International Environmental Law (IEL) provides norms and standards that militaries should be held accountable to throughout the conflict cycle. It was established in 2008 that armed conflict: “does not necessarily terminate or suspend the operation of [environmental] treaties” between belligerents, or between belligerents and neutral parties.[4] Analysis is ongoing on what the continued applicability of IEL during conflict means in practice.

An international mechanism is needed to ensure that principles enshrined within IHL, IEL and HRL can be upheld, and to ensure that civilians and the environment they depend on are better protected.

Military practice and toxic remnants of war

Military practices are central to the generation of TRW before, during and after conflict.

While environmental awareness within the military is slowly increasing, mission success still takes precedence. Because environmental protection within international law is poorly defined and enforced, stronger regulation is needed to ensure military necessity does not trump environmental and humanitarian concerns.

Significant environmental mismanagement by the United States (US) army during the occupation stage of the Iraq War (2003–2011) reveals that environmental damage is not restricted to harm deemed necessary by operational requirements.[5] It is also the consequence of a systemically poor regard for environmental protection.

After conflict, mismanaged military waste poses a considerable threat to public health. Belligerent states are not currently obliged to assist the post-conflict clean-up of TRW, and assistance has only been provided when it has been considered strategically or diplomatically useful. The question of whether polluters should be held accountable for post-conflict toxic waste, and land remediation efforts under the Polluter Pays principle should be explored.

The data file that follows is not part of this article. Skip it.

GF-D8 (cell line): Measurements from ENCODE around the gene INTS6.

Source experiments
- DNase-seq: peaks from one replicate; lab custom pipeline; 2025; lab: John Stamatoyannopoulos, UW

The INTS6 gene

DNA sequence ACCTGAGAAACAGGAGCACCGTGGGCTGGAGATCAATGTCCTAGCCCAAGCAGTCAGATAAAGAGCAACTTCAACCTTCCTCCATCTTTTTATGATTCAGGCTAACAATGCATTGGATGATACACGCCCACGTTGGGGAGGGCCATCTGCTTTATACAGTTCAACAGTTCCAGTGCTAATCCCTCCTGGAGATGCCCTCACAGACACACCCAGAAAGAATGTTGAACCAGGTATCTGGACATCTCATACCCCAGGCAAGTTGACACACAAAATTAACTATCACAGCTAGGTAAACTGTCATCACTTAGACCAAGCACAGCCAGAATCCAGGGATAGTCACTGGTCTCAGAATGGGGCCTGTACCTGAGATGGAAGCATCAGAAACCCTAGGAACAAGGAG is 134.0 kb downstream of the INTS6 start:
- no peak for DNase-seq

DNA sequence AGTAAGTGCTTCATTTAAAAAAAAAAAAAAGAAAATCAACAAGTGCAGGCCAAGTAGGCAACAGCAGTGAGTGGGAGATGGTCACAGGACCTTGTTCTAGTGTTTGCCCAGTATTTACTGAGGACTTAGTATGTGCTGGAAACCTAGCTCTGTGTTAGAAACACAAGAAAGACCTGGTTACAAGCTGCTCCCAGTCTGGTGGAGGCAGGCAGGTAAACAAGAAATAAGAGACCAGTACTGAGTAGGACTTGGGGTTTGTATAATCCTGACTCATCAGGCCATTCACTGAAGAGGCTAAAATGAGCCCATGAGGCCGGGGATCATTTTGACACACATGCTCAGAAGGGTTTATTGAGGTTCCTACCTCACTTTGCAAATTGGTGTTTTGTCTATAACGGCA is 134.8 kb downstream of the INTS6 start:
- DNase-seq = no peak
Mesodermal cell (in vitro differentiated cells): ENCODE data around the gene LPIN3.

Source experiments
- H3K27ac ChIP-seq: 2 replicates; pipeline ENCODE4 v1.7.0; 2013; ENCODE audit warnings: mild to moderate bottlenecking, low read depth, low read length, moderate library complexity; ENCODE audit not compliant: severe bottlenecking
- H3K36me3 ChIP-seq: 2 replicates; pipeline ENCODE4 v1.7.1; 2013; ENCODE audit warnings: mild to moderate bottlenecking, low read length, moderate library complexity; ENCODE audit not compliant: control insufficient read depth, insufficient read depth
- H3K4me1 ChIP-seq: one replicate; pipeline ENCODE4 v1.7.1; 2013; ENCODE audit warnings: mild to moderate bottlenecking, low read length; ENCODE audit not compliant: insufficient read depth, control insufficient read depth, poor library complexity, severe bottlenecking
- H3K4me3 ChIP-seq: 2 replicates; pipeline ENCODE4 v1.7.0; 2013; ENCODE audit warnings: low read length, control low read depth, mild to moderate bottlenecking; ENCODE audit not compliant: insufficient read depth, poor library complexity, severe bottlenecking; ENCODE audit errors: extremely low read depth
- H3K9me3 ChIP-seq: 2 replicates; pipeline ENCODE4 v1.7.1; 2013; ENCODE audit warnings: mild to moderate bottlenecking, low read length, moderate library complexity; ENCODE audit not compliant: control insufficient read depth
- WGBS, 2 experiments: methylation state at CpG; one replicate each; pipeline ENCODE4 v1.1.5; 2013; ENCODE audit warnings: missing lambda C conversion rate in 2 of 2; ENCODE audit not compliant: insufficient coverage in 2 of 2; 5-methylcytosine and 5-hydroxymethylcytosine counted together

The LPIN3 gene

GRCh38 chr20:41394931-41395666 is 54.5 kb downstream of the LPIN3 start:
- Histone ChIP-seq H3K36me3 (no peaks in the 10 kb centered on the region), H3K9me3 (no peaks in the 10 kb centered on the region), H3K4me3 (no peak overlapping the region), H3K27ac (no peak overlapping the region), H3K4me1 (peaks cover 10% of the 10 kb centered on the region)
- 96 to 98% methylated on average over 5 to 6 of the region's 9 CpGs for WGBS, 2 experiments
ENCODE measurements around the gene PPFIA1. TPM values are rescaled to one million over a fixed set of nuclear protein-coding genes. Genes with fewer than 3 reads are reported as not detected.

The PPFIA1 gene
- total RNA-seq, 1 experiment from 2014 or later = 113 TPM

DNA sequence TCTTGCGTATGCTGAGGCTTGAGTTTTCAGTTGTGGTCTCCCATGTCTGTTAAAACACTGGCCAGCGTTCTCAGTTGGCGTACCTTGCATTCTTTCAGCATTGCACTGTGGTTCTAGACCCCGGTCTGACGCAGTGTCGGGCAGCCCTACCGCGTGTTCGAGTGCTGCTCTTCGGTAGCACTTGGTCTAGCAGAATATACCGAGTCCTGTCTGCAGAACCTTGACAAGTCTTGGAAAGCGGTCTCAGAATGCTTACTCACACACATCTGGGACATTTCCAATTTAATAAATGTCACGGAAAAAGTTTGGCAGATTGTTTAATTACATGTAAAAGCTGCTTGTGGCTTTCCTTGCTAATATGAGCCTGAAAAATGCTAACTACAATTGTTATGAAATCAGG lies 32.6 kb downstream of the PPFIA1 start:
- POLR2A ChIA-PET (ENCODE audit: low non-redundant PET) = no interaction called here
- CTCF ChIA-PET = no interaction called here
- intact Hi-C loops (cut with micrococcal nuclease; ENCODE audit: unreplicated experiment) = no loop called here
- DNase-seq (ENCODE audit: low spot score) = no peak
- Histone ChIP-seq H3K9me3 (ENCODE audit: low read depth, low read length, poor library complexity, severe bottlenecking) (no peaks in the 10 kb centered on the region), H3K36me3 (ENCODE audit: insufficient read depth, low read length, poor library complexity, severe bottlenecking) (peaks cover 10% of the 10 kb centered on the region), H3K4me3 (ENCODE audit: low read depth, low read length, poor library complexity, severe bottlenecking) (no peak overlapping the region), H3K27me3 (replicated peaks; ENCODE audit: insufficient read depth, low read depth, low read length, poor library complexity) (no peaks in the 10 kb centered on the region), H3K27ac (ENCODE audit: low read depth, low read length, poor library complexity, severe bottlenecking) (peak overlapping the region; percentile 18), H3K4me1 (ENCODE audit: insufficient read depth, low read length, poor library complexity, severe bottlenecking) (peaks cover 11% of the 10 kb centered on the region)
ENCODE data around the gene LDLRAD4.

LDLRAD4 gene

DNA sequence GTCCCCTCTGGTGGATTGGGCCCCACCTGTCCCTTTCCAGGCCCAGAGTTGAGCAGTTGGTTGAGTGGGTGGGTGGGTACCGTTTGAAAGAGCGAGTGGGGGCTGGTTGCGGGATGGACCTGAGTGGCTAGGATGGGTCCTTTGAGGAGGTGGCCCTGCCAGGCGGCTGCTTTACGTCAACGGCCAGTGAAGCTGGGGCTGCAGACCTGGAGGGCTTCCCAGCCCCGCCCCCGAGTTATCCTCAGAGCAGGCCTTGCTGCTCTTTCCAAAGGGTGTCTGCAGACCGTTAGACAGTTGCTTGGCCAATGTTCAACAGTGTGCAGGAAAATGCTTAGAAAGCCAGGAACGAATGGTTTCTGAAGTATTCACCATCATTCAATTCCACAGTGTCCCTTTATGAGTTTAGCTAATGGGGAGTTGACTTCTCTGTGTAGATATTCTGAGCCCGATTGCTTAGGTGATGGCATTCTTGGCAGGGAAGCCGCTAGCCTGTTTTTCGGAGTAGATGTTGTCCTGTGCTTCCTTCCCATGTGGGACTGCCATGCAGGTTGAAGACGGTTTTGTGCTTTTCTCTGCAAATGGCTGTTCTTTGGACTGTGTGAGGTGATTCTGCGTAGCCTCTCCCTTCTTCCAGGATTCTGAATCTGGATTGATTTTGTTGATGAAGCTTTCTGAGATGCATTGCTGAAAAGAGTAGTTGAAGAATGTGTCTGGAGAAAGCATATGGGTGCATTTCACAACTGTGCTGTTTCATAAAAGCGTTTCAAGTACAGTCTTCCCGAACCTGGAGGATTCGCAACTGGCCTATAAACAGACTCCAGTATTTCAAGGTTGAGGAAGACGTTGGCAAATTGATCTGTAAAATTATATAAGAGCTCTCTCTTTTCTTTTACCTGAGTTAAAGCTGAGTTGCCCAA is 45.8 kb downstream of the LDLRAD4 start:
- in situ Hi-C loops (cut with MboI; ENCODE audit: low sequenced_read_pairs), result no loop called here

Some progress is being made in reducing military pollution in peacetime and in limiting the exposure of military personnel. However the impact of military toxics on civilians and the environment in conflict settings remains under-researched.

The politics of accountability

A weak legal system with few obligations and a lack of effective implementation leads to an ad hoc approach to resolving TRW. Ad hoc approaches enable politically powerful actors to gain the advantage in bilateral agreements, in the enforcement of international law and in avoiding liabilities. Less powerful actors have difficulty in gaining access to reparations.

There is a greater risk of severe military pollution where uneven power dynamics make it difficult to hold polluters to account. Strong national environmental legislation and governance can shift this dynamic. Weaker or fragile states typically have less capacity and fewer resources for decontamination, yet it is these states that are often burdened with TRW.

Much TRW contamination, particularly indirect TRW, does not breach IHL. Polluters are difficult to identify and environmental mismanagement can have a larger role to play in the likelihood of human exposure to TRW. Any mechanism designed to protect civilians and the environment must consider conflict-related pollution incidents that may not be deemed illegal, but nevertheless require assessment, accountability and assistance.

Building rubble in Gaza, pulverised building and domestic materials present a risk to public health and a complex post-conflict management challenge.

Affected state capacity

There are no obligations to assist states affected by TRW in IHL, unless a state can be proven to have acted unlawfully. In most cases, affected states manage TRW with little support.

TRW can be technically challenging and expensive to resolve. Money and expertise are often lacking in post-conflict states. Infrastructure damage and political instability also impact the ability to manage TRW.

International assistance is needed to support capacity building work and to offer expertise when appropriate. The enormity of the task outweighs the assistance currently available. This is a gap in the humanitarian field that non-governmental organisations (NGOs) and international agencies could fill working alongside national agencies.